For an initial electron density and temperature of Ne0=5·1022 cm-3 and Te0=1·105 K after the laser pulse there is excellent agreement with the experimental data. These values are on the order of former experiments and theoretical calculations [3, 16, 18] and confirm therefore the assumption of an expanding dense plasma in the first nanoseconds.
With the plasma expansion the probe beam is more and more blocked up to a time of about 5 ns, when the plasma expansion is high enough to block the whole probe beam. Since the electron density decreases with increasing time, the transmission through the plasma will start to increase from this moment. Thus, the transmission trace follows up to the minimum according to the Gaussian intensity profile of the beam and increases after that due to further electron diffusion and recombination.
In addition to this ablation plasma all our measurements show a second ablation component after about 30–50 ns. In luminescence measurements a second maximum after 50 ns is obvious, so we can assume a rise in temperature of the ablated material at this time. This is confirmed by the expansion of a second component after 40 ns with similar velocity as the shock wave. Also the plasma transmission starts to decrease after about 40 ns to a minimum at a time delay of 100 – 200 ns.
We assume for this time delayed ablation a thermal process of nucleation and following ejection of vapor and droplets. Possible are the processes of heterogeneous or homogenous nucleation. For heterogeneous nucleation disturbances in the material are necessary to initiate the growing of vapor embryos. By use of technical materials like in our case this is surely fulfilled, but the aforementioned slow diffusion velocity of the bubbles seems to be to short for reaching the surface .
Contrary to this argument experiments with lasers in the nanosecond pulse duration regime  support the ablation by heterogeneous nucleation and explain this by the fast growing rate of several m/s. Assuming 30 ns for establishment of stationary bubble nucleation and a growing rate of 5 m/s  a vapor embryo in 50 nm depth will reach the surface in 10 ns. These are the same time scales involved in our experiments.
This argumentation is confirmed by aforesaid femtosecond laser ablation experiments of GaAs up to delay times of 1 μs . Ablation due to a rarefaction wave is observed in the first nanoseconds, followed by a formation of bubble like structures in the liquid after 20–30 ns.
On the other hand experiments on nanosecond pulse ablation give evidence for homogenous nucleation at the same time scales and longer [3, 6, 10, 14]. For testing this we tried to calculate a similar transmission trace as observed in our measurements on the basis of Eq. (1). In Fig. 5 and Fig. 6 the results are drawn as solid lines. To fit the simulation it was necessary to reduce the surface tension at the boiling point by a factor 10-4, what is reasonable near the critical temperature . We set the time lag τhn to 15–40 ns, what is near to theoretical and experimental values in literature [9, 10]. The pressure in the liquid is approximated by the recoil pressure out of the saturation pressure according to the Clausius-Clapeyron relation. Temperature evolution of the liquid is calculated with the above mentioned one-dimensional heat equation.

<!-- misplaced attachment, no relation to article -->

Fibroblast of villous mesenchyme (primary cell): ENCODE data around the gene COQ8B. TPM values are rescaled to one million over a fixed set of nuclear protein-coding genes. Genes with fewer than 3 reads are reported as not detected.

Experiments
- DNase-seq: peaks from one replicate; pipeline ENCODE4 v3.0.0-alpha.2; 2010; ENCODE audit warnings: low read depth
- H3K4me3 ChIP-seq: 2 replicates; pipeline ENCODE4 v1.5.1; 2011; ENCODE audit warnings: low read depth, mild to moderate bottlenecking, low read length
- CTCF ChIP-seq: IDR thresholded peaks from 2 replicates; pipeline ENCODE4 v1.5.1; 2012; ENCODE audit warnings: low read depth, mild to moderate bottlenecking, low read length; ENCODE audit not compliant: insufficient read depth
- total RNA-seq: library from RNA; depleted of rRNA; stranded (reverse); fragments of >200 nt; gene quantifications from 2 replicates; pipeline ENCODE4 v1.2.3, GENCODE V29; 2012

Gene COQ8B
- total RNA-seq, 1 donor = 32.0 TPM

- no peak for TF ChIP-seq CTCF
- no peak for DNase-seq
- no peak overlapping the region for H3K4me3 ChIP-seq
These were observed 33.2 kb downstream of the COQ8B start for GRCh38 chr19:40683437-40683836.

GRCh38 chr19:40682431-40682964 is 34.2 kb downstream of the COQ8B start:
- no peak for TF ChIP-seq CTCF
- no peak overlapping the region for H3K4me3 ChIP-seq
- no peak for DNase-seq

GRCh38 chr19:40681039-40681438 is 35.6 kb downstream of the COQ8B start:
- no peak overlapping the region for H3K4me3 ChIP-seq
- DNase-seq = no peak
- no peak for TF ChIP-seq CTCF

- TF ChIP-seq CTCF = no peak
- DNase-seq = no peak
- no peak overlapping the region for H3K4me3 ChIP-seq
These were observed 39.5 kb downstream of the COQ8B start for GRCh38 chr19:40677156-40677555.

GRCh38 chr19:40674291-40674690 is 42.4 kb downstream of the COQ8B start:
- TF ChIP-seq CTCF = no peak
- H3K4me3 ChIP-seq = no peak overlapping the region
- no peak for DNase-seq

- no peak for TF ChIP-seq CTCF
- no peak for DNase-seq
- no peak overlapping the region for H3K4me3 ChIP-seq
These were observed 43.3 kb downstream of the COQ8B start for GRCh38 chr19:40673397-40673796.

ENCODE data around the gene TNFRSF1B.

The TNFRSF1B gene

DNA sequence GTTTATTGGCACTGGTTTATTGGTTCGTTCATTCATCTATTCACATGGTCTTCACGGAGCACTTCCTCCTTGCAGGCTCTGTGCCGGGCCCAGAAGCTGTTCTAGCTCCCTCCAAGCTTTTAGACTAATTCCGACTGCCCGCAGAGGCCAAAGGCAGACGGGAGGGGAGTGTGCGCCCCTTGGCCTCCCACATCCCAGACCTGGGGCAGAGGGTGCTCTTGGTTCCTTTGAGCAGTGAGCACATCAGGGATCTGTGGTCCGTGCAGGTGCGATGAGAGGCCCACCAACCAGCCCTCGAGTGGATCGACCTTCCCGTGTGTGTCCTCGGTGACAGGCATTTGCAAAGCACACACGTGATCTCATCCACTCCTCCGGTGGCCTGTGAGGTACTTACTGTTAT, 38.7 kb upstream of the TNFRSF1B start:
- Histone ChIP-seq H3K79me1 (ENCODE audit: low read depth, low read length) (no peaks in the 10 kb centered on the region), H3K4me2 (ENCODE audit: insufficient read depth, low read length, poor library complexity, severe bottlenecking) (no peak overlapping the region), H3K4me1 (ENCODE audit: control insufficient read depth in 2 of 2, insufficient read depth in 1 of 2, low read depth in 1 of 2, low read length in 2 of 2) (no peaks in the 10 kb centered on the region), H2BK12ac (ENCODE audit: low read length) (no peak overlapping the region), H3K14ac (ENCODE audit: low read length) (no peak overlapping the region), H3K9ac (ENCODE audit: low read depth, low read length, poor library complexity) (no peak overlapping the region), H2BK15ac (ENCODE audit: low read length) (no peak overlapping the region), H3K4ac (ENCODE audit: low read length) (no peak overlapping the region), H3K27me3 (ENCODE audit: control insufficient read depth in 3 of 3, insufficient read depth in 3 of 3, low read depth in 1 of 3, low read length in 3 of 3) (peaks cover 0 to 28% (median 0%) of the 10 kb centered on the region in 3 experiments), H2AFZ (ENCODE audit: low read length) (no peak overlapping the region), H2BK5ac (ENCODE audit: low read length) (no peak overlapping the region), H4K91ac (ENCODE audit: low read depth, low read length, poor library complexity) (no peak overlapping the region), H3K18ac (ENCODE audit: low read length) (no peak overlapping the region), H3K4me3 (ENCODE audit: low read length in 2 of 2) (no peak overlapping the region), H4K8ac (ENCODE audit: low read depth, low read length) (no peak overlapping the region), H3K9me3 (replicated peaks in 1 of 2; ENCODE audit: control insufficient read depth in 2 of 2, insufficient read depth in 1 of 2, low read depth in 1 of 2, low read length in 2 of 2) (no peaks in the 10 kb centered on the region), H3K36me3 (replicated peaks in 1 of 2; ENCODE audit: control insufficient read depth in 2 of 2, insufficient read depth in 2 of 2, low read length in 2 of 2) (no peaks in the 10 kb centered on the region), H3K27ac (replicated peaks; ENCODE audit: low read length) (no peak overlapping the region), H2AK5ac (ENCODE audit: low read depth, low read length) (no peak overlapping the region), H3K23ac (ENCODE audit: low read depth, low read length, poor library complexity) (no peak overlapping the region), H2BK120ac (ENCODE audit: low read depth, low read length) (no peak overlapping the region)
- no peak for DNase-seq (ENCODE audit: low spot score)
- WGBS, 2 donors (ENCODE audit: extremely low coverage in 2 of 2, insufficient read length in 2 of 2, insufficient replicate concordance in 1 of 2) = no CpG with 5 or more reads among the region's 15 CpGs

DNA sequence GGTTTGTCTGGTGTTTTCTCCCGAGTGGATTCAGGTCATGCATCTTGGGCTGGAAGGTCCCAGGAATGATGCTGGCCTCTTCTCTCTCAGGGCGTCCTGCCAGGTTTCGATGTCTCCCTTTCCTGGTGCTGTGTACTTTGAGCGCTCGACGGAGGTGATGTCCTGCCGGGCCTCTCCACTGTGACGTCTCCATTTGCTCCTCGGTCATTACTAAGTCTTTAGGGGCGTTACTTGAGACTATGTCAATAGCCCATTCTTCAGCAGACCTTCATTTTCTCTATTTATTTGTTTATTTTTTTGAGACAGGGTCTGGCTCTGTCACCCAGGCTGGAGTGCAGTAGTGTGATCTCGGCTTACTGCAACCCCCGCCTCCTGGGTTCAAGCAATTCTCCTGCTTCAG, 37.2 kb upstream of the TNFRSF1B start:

With these approximations neither heterogeneous nor homogenous nucleation can be excluded to explain our measurements. Both processes can be the origin for a second ablation phase after a few 10 ns under reasonable assumptions and further theoretical and experimental research is necessary to clarify this.
Ultrashort laser pulse ablation is a process with emission of particles up to several hundred nanoseconds after the laser pulse in at least two steps.
In the first step a thin layer of the surface on the order of the optical penetration depth of the laser pulse is ablated by electron emission, sublimation, transition to the plasma state and hydrodynamic/gasdynamic effects. This ablation processes proceed on nanosecond time scale or faster. The expansion can be described by a shock wave model developed for nanosecond ablation. In the first 30 ns linear expansion with about 3 km/s is measured, followed by a slow down to a dependency of ~t2/5.
The remaining heat is meanwhile diffusing in the material and thermal effects on longer time scales can occur. Therefore, we assume the second ablation step by boiling after heterogeneous or homogeneous nucleation. In our opinion neither of these processes can be excluded at first view. In our experiments this second step starts after about 40 ns with emission of hot material, increases to a maximum after about 150 ns and vanishes after a few microseconds. The main ablation products seem to be metal vapor and droplets with diameters greater than 1 μm. Variation of pulse duration in the range of 200 fs to 3.3 ps shows no significant effect on attenuation behavior.
Based on these results an upper limit for metal processing by ultrashort laser pulses can be assumed due to plasma shielding. The limit can be expected at a few hundred kHz and depends on ablation pulse fluence, target material and further process parameters like the geometry of the ablation spot/hole.
We are grateful to Prof. K. Sokolowski-Tinten for the helpful discussion. This work is supported financially in part by the German Ministry of Science, Education, Research and Technology (BMBF) projects 13N8576 and 13N8579 (PROMPTUS).